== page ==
Crimson Peak (2015) – I pretty much love most everything Guillermo del Toro has directed. Most everything. When this came out last year, as much as I wanted to experience it in the theater, like usually, just never made it out. But once it hit Blu-ray, I bought it that first day it came out and watched it that very night. And I loved it. Sure, there were some saying it wasn’t really a horror movie and it’s not. Del Toro said he was trying to do an old fashion gothic style picture and I think he did it in spades. It looks stunningly beautiful, has a good story, incredible characters, and just is a treat to watch. A real piece of art.


Don’t Breathe (2016) – This is one that I didn’t catch in the theaters either, but again was waiting for when it hit Blu-ray because of all the positive hype. Usually that could be a bad omen, but I still went in with high hopes and was not disappointed. Granted, this might have a little to do with the fact that I just love Stephen Lang. Such a great actor and just so much fun to watch on screen. No matter what the film, you know this guy is going to deliver. This a strange story where there really aren’t any characters you’re going to like, but it will entrance you and keep you glued to the TV. Great second feature from director Fede Alvarez. I think this is a guy to watch for.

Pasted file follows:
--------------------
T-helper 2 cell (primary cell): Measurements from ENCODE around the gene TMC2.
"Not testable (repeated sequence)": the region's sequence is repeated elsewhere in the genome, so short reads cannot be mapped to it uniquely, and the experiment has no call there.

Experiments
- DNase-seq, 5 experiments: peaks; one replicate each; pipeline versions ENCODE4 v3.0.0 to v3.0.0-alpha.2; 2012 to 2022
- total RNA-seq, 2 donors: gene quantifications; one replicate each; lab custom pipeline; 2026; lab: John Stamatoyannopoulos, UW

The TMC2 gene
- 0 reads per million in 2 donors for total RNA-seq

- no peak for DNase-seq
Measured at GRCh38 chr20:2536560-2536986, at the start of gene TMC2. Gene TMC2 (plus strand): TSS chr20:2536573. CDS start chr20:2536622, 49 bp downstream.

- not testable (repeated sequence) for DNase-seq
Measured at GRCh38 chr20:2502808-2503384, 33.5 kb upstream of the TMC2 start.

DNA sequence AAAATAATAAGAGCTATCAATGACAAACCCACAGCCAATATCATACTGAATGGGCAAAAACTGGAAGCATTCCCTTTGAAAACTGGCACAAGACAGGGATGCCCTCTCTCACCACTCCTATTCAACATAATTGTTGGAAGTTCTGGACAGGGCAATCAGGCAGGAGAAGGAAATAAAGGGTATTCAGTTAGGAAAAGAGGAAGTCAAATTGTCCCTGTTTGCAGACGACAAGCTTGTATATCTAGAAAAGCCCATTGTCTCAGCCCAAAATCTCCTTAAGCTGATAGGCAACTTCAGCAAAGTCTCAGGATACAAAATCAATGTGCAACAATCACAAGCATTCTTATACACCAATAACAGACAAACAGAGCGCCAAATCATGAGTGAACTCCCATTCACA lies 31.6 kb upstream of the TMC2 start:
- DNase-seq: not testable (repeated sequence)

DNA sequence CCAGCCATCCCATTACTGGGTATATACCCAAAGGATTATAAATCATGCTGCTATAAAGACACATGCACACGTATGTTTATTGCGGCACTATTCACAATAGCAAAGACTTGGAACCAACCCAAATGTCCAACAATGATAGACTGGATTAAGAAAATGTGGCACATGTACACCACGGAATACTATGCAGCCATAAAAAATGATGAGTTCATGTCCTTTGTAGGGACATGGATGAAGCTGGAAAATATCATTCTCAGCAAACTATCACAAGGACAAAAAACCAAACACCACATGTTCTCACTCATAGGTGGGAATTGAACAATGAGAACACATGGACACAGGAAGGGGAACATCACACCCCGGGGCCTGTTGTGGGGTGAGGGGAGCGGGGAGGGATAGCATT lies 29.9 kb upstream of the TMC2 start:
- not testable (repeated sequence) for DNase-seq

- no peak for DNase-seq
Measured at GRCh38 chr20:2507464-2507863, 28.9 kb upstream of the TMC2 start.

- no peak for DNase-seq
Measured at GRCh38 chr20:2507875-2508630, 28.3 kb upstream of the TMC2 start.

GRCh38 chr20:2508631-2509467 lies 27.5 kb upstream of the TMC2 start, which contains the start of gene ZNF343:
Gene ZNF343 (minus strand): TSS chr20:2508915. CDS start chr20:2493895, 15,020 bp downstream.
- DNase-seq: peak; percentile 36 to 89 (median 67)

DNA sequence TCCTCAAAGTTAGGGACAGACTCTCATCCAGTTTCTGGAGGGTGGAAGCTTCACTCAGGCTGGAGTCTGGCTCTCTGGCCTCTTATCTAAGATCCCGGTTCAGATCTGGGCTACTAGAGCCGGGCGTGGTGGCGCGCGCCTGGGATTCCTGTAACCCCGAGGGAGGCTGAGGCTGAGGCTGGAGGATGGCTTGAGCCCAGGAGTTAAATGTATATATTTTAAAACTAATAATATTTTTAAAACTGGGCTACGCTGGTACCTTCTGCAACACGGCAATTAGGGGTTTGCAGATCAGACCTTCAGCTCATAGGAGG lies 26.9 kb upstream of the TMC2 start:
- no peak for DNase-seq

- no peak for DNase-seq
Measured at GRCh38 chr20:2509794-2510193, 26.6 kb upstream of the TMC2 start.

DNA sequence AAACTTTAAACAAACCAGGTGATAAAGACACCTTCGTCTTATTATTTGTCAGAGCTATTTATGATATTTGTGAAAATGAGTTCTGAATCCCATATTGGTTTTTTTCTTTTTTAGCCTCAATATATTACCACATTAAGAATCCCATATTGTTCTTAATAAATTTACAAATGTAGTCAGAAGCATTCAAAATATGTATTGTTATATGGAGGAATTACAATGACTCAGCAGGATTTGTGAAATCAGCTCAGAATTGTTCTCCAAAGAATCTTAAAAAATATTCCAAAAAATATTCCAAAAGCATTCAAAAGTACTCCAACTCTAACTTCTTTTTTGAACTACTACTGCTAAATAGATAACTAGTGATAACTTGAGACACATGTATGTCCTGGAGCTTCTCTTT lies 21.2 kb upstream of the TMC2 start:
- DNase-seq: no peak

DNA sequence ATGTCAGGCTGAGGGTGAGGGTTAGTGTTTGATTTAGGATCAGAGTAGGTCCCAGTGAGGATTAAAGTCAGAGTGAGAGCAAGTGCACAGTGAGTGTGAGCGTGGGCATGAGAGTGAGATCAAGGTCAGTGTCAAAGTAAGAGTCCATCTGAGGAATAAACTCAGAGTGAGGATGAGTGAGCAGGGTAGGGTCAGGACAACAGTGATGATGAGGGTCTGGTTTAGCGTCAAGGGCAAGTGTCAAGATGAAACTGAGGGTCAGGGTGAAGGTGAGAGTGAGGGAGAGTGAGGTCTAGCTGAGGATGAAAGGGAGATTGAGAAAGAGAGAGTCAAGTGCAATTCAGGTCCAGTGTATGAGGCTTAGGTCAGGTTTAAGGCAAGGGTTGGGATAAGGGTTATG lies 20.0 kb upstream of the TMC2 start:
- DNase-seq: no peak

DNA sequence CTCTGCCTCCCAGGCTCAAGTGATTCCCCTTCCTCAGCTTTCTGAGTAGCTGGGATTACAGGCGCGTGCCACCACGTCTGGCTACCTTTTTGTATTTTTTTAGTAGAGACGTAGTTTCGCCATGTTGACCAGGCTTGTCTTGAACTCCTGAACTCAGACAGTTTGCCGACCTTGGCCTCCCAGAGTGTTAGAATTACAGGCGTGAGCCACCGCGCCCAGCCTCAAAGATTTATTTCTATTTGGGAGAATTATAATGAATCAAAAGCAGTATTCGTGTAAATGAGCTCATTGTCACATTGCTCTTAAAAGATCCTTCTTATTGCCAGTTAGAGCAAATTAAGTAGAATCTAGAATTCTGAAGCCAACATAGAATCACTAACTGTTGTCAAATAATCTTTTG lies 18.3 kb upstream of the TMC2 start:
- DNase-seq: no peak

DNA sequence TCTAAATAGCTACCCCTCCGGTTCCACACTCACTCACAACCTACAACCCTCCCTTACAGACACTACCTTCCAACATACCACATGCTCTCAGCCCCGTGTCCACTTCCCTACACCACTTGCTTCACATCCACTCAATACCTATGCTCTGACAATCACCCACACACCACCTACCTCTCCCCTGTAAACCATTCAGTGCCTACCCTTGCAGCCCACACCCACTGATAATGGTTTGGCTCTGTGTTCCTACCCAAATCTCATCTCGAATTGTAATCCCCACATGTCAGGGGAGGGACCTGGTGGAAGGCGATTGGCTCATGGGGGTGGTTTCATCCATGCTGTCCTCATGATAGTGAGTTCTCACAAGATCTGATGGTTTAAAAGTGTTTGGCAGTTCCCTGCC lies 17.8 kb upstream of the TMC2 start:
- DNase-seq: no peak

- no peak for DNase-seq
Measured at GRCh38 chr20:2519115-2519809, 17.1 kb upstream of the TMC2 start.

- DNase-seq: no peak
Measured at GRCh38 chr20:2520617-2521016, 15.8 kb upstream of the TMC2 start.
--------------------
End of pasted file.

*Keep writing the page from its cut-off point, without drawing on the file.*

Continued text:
Francesca (2015) – There has been a slight resurgence from a few filmmakers in the last few years that are trying to replicate the Italian giallo films of the ’70s, such as directors Hélène Cattet & Bruno Forzani  with their films Amer (2009) and The Strange Color of Your Body’s Tears (2013), and Adam Brooks & Matthew Kennedy’s The Editor (2014). But with those being either an over-indulgence of style or a seemingly parody of the genre, even though they looked amazing, they just didn’t seem to capture the real feel of a giallo, both in look and story. But the brother team of Luciano and Nicolás Onetti have done just that with this feature. In fact, if you didn’t know anything about Francesca, and I gave you a copy saying it was a lost giallo from the ’70s, you’d have no idea it was made just last year. That’s how good this is. From the look of it, the acting, and even the soundtrack, this movie is like a time machine, and a great one at that.